It was the best of times, it was the worst of times, it was the age of wisdom,
it was the age of foolishness, it was the epoch of belief, it was the epoch o_ncredulity, it was the season of Light, it was the season of Darkness, it wa_he spring of hope, it was the winter of despair, we had everything before us,
we had nothing before us, we were all going direct to Heaven, we were al_oing direct the other way—in short, the period was so far like the presen_eriod, that some of its noisiest authorities insisted on its being received,
for good or for evil, in the superlative degree of comparison only.
There was a king with a large jaw and a queen with a plain face, on the thron_f England; there were a king with a large jaw and a queen with a fair face,
on the throne of France. In both countries it was clearer than crystal to th_ords of the State preserves of loaves and fishes, that things in general wer_ettled for ever.
It was the year of Our Lord one thousand seven hundred and seventy-five.
Spiritual revelations were conceded to England at that favoured period, as a_his. Mrs. Southcott had recently attained her five-and-twentieth blesse_irthday, of whom a prophetic private in the Life Guards had heralded th_ublime appearance by announcing that arrangements were made for th_wallowing up of London and Westminster. Even the Cock-lane ghost had bee_aid only a round dozen of years, after rapping out its messages, as th_pirits of this very year last past (supernaturally deficient in originality)
rapped out theirs. Mere messages in the earthly order of events had latel_ome to the English Crown and People, from a congress of British subjects i_merica: which, strange to relate, have proved more important to the huma_ace than any communications yet received through any of the chickens of th_ock-lane brood. France, less favoured on the whole as to matters spiritua_han her sister of the shield and trident, rolled with exceeding smoothnes_own hill, making paper money and spending it. Under the guidance of he_hristian pastors, she entertained herself, besides, with such human_chievements as sentencing a youth to have his hands cut off, his tongue tor_ut with pincers, and his body burned alive, because he had not kneeled dow_n the rain to do honour to a dirty procession of monks which passed withi_is view, at a distance of some fifty or sixty yards. It is likely enoug_hat, rooted in the woods of France and Norway, there were growing trees, whe_hat sufferer was put to death, already marked by the Woodman, Fate, to com_own and be sawn into boards, to make a certain movable framework with a sac_nd a knife in it, terrible in history. It is likely enough that in the roug_uthouses of some tillers of the heavy lands adjacent to Paris, there wer_heltered from the weather that very day, rude carts, bespattered with rusti_ire, snuffed about by pigs, and roosted in by poultry, which the Farmer,
Death, had already set apart to be his tumbrils of the Revolution. But tha_oodman and that Farmer, though they work unceasingly, work silently, and n_ne heard them as they went about with muffled tread: the rather, forasmuch a_o entertain any suspicion that they were awake, was to be atheistical an_raitorous.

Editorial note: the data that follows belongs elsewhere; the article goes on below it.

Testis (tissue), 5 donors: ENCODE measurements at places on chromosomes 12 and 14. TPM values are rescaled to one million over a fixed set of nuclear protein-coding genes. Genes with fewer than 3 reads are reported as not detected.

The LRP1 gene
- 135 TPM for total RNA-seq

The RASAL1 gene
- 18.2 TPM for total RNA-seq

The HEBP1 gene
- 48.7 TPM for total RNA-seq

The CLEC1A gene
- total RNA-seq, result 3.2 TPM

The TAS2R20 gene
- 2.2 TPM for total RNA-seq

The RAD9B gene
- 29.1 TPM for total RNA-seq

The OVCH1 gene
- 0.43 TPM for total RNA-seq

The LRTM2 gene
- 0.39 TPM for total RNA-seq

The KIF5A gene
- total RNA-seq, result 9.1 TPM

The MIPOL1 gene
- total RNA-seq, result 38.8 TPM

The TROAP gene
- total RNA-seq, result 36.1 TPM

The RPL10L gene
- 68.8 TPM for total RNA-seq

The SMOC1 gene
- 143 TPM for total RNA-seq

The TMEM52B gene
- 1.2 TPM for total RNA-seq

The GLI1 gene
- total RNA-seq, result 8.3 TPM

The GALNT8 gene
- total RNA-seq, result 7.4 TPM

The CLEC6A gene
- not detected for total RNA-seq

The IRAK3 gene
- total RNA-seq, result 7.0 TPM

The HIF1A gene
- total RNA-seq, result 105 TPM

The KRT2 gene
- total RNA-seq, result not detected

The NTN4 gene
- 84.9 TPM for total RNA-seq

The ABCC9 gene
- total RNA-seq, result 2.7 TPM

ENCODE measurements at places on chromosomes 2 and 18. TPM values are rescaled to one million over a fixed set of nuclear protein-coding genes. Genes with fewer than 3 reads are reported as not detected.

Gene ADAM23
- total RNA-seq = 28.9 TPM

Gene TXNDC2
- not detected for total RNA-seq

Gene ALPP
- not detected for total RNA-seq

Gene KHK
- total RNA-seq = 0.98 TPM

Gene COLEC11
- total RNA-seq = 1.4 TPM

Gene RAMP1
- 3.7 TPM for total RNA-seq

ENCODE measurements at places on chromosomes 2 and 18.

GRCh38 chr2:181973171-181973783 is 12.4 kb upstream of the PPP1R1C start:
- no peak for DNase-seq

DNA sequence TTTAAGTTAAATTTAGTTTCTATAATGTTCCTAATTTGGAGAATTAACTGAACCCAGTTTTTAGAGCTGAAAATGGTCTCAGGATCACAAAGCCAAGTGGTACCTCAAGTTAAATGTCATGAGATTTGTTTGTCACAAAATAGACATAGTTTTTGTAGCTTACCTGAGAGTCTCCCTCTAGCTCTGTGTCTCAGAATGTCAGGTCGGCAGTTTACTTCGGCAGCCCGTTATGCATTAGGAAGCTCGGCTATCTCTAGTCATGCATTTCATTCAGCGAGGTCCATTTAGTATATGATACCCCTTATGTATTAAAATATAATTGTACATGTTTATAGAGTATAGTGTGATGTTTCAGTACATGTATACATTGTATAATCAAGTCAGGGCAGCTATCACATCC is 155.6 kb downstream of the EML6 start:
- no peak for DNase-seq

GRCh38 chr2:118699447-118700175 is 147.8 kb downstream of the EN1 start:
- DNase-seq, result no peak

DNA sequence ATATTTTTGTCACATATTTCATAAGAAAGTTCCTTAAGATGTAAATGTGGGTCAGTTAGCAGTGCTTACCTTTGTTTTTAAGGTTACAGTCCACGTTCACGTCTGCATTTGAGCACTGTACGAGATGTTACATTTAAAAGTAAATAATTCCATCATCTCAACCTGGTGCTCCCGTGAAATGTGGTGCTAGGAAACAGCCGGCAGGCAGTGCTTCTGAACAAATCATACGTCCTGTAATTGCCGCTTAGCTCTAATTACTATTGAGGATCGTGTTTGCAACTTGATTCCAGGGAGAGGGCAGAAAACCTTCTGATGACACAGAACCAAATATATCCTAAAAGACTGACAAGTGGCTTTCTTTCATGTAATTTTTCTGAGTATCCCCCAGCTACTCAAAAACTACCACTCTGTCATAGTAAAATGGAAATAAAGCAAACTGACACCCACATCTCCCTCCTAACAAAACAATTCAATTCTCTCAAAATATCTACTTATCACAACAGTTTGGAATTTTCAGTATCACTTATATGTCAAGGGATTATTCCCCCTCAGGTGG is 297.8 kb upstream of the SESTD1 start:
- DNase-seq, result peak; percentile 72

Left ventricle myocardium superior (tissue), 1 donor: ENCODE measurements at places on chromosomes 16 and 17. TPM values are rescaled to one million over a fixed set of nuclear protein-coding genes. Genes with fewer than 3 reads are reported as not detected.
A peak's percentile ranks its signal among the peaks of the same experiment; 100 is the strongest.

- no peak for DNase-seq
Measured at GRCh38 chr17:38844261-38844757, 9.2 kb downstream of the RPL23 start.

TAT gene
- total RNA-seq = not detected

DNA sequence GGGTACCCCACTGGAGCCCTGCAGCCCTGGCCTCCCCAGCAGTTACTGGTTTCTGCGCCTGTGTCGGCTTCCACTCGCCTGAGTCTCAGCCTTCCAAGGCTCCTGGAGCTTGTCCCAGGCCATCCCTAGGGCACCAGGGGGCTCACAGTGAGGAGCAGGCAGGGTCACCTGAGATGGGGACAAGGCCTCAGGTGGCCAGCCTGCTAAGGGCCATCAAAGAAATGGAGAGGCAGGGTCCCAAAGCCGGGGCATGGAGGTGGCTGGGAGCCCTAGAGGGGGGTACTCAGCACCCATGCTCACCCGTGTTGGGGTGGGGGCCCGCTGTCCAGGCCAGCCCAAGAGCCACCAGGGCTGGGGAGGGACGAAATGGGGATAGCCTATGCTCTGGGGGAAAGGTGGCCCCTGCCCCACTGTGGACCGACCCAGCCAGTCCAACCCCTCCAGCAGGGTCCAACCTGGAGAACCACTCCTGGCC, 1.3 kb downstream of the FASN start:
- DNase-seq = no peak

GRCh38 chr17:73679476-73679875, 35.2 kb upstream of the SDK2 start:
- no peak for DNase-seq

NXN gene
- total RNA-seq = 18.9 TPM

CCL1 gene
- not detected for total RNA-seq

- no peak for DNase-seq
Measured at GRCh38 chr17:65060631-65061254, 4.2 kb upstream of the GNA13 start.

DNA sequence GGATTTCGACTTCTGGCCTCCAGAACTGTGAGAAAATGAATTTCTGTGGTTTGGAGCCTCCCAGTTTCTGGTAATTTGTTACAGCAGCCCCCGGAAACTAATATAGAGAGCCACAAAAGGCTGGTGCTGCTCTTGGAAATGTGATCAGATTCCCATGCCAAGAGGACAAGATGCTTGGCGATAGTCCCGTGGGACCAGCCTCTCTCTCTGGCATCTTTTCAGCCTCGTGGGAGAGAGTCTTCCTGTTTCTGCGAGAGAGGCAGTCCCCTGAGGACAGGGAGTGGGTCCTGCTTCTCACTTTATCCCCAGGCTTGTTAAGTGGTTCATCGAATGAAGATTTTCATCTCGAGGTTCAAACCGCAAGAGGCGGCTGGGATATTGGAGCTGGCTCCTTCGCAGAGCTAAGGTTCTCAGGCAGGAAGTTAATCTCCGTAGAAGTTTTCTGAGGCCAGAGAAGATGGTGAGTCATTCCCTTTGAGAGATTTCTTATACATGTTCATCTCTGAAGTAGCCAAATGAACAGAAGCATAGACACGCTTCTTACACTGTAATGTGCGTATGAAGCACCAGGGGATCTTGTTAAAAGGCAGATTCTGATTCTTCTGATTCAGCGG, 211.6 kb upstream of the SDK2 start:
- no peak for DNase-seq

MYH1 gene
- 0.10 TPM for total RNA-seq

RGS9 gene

In England, there was scarcely an amount of order and protection to justif_uch national boasting. Daring burglaries by armed men, and highway robberies,
took place in the capital itself every night; families were publicly cautione_ot to go out of town without removing their furniture to upholsterers’
warehouses for security; the highwayman in the dark was a City tradesman i_he light, and, being recognised and challenged by his fellow-tradesman who_e stopped in his character of “the Captain,” gallantly shot him through th_ead and rode away; the mall was waylaid by seven robbers, and the guard sho_hree dead, and then got shot dead himself by the other four, “in consequenc_f the failure of his ammunition” after which the mall was robbed in peace;
that magnificent potentate, the Lord Mayor of London, was made to stand an_eliver on Turnham Green, by one highwayman, who despoiled the illustriou_reature in sight of all his retinue; prisoners in London gaols fought battle_ith their turnkeys, and the majesty of the law fired blunderbusses in amon_hem, loaded with rounds of shot and ball; thieves snipped off diamond crosse_rom the necks of noble lords at Court drawing-rooms; musketeers went into St.
Giles’s, to search for contraband goods, and the mob fired on the musketeers,
and the musketeers fired on the mob, and nobody thought any of thes_ccurrences much out of the common way. In the midst of them, the hangman,
ever busy and ever worse than useless, was in constant requisition; now,
stringing up long rows of miscellaneous criminals; now, hanging a housebreake_n Saturday who had been taken on Tuesday; now, burning people in the hand a_ewgate by the dozen, and now burning pamphlets at the door of Westminste_all; to-day, taking the life of an atrocious murderer, and to-morrow of _retched pilferer who had robbed a farmer’s boy of sixpence.
All these things, and a thousand like them, came to pass in and close upon th_ear old year one thousand seven hundred and seventy-five. Environed by them,
while the Woodman and the Farmer worked unheeded, those two of the large jaws,
and those other two of the plain and the fair faces, trod with stir enough,
and carried their divine rights with a high hand. Thus did the year on_housand seven hundred and seventy-five conduct their Greatnesses, and myriad_f small creatures—the creatures of this chronicle among the rest—along th_oads that lay before them.